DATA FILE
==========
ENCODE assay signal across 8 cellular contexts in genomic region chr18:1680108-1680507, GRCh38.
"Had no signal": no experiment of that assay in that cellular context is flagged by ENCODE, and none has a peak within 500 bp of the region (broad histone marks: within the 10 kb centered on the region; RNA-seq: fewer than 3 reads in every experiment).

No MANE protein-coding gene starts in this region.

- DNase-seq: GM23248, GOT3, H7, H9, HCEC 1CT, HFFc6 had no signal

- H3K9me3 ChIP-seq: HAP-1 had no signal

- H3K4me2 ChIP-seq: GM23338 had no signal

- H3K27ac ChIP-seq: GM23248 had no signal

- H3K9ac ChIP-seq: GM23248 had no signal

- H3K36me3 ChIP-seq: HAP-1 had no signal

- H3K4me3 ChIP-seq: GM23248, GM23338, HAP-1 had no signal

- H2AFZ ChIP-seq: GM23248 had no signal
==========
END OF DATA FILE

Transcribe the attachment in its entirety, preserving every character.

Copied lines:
ENCODE assay signal across 8 cellular contexts in genomic region chr18:1680108-1680507, GRCh38.
"Had no signal": no experiment of that assay in that cellular context is flagged by ENCODE, and none has a peak within 500 bp of the region (broad histone marks: within the 10 kb centered on the region; RNA-seq: fewer than 3 reads in every experiment).

No MANE protein-coding gene starts in this region.

- DNase-seq: GM23248, GOT3, H7, H9, HCEC 1CT, HFFc6 had no signal

- H3K9me3 ChIP-seq: HAP-1 had no signal

- H3K4me2 ChIP-seq: GM23338 had no signal

- H3K27ac ChIP-seq: GM23248 had no signal

- H3K9ac ChIP-seq: GM23248 had no signal

- H3K36me3 ChIP-seq: HAP-1 had no signal

- H3K4me3 ChIP-seq: GM23248, GM23338, HAP-1 had no signal

- H2AFZ ChIP-seq: GM23248 had no signal